My work is often of a journalistic, autobiographical nature. Figurative, narrative, symbolic, and metaphorical imagery are combined in two and three dimensional collages where myth and personal reality become interchangeable.

Influences are broad and culturally varied. There is a particular interest in the art of story-telling, and the use of symbols, icons, rituals, traditions/customs, and accompanying lore of world and modern day cultures. How they continue, differ, overlap and blend in time and through globalization intrigues me, stemming from a personal search for my own cultural identity (being the product of a vast cultural mix).

The quest for finding/establishing a multi-cultural identity acknowledges individuality, separateness, and unity. The work explores and narrates personal thoughts, beliefs, and experiences via the collaged two and three-dimensional imagery, which when combined, participates separately and together. The intent is to create parallels and dualities within the over all image. Because of the diaristic nature of the work, the juxtaposing of various narratives aid in distorting precise interpretations, and thereby allowing me to tease the viewer through playing identification games. These are vehicles for which my history, most personal thoughts and experiences can be expressed and documented, giving fragmented yet intimate insights as to who I am.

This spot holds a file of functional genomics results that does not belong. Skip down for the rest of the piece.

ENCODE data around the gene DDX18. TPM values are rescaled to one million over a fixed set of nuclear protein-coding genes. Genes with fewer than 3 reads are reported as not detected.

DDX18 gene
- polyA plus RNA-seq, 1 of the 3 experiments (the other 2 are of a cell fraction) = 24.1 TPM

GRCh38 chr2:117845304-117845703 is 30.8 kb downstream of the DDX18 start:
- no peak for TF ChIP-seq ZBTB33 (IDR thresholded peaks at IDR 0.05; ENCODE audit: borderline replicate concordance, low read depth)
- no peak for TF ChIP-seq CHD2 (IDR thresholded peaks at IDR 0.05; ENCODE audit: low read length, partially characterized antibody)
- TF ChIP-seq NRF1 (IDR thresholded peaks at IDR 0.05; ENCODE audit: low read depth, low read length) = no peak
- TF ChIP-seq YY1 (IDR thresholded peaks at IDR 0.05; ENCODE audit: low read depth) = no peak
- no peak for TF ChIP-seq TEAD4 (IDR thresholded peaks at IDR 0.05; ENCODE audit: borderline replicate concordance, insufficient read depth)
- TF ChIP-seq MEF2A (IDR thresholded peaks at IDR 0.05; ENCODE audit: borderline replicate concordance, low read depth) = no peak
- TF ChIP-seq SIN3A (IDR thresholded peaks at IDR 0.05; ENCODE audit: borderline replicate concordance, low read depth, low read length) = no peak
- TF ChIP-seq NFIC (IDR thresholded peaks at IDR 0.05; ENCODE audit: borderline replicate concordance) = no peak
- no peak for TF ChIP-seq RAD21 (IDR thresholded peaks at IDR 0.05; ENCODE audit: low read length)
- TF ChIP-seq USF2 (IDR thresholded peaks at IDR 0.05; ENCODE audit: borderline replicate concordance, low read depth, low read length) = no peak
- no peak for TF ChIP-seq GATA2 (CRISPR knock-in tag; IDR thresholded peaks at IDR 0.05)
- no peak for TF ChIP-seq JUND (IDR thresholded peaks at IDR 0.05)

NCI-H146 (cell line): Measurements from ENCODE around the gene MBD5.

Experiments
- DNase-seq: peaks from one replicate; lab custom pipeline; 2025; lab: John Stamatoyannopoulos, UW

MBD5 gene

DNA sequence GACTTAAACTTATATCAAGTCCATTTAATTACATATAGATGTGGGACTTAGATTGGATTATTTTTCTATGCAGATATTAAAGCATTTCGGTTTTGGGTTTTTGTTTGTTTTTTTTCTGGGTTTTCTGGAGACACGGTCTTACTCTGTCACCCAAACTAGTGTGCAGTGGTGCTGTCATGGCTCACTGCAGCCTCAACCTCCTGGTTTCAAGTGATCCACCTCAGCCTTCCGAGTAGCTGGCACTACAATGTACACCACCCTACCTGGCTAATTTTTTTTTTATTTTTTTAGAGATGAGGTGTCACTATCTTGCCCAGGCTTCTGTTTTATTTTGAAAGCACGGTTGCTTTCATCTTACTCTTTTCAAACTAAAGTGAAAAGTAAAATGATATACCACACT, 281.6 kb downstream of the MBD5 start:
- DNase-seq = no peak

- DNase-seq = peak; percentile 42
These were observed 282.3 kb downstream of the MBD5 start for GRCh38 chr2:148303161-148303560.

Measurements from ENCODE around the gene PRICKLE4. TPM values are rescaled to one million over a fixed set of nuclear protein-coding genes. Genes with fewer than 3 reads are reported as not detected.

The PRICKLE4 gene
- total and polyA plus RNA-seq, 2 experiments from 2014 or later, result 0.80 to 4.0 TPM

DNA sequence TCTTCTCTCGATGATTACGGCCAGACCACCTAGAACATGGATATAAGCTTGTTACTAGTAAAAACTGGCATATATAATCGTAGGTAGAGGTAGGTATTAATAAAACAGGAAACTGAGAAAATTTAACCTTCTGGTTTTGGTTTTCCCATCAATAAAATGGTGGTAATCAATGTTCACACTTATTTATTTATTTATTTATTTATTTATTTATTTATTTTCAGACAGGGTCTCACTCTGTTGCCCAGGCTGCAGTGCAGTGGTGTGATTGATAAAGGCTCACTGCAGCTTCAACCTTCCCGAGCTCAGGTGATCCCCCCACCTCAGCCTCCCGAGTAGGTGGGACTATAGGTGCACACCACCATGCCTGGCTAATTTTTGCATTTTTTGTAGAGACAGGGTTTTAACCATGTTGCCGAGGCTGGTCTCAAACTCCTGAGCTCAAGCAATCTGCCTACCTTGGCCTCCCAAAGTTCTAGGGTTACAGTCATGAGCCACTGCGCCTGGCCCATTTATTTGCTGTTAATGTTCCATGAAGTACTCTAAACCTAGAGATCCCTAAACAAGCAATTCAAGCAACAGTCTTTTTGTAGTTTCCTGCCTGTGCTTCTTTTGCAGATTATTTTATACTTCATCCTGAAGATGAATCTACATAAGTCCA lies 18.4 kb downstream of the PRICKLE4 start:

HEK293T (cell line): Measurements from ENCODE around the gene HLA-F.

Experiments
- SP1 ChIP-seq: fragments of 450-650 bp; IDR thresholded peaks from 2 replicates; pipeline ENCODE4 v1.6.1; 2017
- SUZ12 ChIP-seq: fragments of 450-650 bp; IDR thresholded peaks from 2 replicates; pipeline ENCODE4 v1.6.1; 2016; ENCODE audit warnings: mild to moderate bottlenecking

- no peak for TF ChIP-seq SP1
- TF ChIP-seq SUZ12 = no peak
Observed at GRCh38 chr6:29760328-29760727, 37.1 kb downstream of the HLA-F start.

Recently, I have become interested in reflecting my passion for old cartoons, toys/robots and odd dolls. I recall as a small child making my first “voodoo doll”, crudely fashioned with a buckeye (chestnut), cotton balls, tacks and scotch tape. One of my greatest past times was when I’d get a dollar for my birthday, I’d buy a roll of pennies, and with a large brown paper bag, I’d march down to the neighborhood grocery store and invest the whole wad into the gumball machines by the check out to acquire a huge assortment of the neat little plastic figures and toys which were encased inside the big glass containers.

 It seems as I get older, my childhood memories become more important, and I perceive these as somewhat of a latent influence in my current work. Naturally, there is still an autobiographical element in the work, which of course incorporates the encrypted aspects I have been using for so long, as well as elements from modern day culture. These figures are all in some way, representative of my personal world, although the viewer need not be in tune to the specifics in order to create their own valid interpretation.

 

Artist Statement 

Kirsten Abrahamson